Big Tech is well past being a serious problem. They are now banning POTUS and suppressing meaningful dissent. And that’s just what they’re telling us to our face. I’m sure they’re using other manipulative behavior to gain undue influence.
Getting/keeping people’s attention and subtly influencing their thoughts is the core business model for Facebook, Google, Twitter, etc. They get paid by advertisers to make an “impression”. Maybe they convince you to buy a bag of chips, or burn a book on censorship. The business model is the same. They sell influence. And billions of dollars in ad money says Big Tech influence works.
We’re fortunate that Big Tech is really showing their hand these days. Companies are tripping over themselves to censor and control. Influence is what made them rich and powerful. And they always want more. Today it’s POTUS, but who will it be tomorrow? Is it far fetched to think every new leader they don’t like will be silenced?
It’s a new low for the warlords of Big Tech. So while they have the spotlight, figured I’d do a quick SWOT analysis on them (below). SWOT is a framework to assess the competitive landscape. You can do SWOT on yourself, or others. The idea is to map out important internal and external factors, then do some strategic pondering.
As an example, an Internet Service Provider (ISP) in Idaho just blocked Facebook and Twitter (https://tech.slashdot.org/story/21/01/12/0146245/citing-censorship-concerns-north-idaho-isp-blocks-facebook-and-twitter). I bet it was a real pleasure to create those firewall rules, but you’re fighting against their strength of dominant market position. Maybe the better strategy is to feed into the threat of employee dissatisfaction. Drag ass on getting internet service to tech workers fleeing California for Idaho. Or downgrade speeds for the transplants, so bandwidth stays with long-standing residents/customers.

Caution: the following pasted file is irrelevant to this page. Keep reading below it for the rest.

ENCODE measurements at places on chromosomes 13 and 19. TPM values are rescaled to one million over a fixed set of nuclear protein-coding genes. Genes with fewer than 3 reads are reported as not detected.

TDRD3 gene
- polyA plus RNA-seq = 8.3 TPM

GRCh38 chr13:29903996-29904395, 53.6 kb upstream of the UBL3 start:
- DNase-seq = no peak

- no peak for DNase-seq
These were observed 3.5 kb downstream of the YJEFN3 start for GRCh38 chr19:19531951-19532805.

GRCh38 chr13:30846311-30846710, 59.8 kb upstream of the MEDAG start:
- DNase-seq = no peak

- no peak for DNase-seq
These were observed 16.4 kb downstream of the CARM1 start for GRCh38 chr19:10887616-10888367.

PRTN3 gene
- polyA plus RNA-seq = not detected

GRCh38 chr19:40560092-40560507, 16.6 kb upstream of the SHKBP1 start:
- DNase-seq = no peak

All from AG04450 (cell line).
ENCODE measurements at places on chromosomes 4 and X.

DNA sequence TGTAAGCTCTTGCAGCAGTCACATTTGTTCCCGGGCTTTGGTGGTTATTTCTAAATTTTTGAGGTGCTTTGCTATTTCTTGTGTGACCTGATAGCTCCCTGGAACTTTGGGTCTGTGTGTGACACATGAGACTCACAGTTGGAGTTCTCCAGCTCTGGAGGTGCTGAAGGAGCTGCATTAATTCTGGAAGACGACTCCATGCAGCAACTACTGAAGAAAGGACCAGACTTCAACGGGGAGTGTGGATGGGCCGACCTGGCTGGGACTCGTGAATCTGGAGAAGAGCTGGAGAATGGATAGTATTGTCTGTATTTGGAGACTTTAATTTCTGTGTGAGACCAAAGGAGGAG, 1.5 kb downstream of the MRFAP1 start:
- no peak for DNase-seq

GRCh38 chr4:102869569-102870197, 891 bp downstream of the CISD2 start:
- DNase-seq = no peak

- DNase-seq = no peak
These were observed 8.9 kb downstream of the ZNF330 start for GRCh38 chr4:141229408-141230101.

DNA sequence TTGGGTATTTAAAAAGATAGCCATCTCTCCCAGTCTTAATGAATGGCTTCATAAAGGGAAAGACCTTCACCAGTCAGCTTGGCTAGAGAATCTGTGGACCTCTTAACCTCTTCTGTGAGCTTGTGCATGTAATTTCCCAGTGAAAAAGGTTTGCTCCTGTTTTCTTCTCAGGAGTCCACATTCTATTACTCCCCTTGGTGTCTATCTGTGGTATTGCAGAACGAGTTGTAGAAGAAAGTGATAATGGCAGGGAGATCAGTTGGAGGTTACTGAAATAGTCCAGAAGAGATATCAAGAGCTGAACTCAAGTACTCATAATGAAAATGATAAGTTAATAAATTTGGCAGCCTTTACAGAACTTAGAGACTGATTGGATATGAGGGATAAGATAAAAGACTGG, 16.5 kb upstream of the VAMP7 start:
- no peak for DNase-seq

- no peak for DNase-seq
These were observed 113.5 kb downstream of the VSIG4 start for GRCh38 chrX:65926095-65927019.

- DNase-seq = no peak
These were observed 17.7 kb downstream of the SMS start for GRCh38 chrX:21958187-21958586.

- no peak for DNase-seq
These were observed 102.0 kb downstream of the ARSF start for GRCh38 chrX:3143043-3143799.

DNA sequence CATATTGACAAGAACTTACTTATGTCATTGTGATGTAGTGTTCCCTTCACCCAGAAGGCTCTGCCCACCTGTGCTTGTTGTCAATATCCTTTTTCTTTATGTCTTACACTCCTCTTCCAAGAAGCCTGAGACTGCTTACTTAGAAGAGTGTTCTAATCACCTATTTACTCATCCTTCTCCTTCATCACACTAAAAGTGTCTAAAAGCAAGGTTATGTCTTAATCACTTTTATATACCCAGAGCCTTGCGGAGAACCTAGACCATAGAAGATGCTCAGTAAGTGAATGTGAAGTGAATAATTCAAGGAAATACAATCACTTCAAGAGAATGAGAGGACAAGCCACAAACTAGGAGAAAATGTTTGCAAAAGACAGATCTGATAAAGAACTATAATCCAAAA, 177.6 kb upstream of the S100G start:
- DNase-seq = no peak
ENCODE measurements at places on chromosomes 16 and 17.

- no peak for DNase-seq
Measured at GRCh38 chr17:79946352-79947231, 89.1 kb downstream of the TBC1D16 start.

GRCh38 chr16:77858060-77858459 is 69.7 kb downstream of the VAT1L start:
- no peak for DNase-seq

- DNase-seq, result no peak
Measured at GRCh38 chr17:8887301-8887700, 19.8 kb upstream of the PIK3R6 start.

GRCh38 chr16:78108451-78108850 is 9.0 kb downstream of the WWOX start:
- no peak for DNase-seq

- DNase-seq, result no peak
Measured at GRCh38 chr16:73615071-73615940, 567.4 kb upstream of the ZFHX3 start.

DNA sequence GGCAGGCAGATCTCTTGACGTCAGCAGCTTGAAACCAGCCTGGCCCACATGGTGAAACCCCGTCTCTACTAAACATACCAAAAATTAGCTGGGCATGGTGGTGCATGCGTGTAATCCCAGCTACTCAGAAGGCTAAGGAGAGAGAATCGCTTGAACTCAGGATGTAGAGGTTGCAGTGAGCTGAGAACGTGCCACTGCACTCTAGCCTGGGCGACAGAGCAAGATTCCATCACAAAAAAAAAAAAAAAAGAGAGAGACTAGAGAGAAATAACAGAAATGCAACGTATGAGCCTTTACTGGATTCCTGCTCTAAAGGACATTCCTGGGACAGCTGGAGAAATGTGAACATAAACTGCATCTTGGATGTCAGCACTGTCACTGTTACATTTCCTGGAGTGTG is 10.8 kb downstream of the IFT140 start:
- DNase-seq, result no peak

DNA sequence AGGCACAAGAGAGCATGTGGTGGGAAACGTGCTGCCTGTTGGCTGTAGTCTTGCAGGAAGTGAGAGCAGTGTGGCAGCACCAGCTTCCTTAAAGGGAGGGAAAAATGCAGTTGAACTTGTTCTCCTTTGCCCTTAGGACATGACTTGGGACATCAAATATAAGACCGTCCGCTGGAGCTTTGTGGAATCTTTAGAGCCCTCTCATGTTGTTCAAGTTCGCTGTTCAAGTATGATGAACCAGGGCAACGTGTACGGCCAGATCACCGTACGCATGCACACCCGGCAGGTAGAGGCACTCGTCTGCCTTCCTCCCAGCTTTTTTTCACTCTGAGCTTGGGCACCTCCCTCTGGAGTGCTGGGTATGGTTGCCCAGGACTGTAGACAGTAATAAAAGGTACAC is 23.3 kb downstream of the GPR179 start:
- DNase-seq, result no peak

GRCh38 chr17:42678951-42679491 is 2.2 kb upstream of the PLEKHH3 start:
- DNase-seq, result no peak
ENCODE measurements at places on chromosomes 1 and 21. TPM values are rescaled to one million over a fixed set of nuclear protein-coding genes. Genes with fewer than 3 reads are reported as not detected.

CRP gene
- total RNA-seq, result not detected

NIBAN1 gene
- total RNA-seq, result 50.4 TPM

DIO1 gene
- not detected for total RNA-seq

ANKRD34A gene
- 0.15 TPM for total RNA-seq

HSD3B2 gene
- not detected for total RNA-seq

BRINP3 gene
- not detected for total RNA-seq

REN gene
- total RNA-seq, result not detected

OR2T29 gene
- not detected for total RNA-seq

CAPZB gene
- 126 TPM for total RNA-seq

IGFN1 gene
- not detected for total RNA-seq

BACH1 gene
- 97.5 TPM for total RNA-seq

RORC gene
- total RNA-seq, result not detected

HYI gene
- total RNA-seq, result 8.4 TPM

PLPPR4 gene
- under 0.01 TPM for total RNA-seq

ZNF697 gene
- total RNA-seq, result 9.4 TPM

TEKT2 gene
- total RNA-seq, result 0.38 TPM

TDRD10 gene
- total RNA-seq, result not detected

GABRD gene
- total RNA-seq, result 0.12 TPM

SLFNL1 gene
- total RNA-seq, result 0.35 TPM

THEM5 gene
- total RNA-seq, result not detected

I don’t know if my SWOT analysis is correct, but the approach is tried and true. Keep poking at them until you hit a nerve. Then press on that nerve as hard as you can, for as long as you can. Don’t fight their strengths. Exploit their weaknesses, suppress their opportunities and continue to be a threat!
Massive amounts of cash/capital
Massive amounts of data
Dominant market position
Core software features are easily replicated
Algorithms are dependent on data
Bloated corporate bureaucracy
Reliance on off-shore workforce
Wall Street demands for perpetual growth
Political power via Biden administration revolving door
Maintain dominance through purchase of start-ups
AI and Machine Learning to consolidate control
Censorship of dissenting opinions
Internet of Things
Start-ups with ideological differences
Data privacy laws
Employee dissatisfaction (unionization, whistleblowers, etc)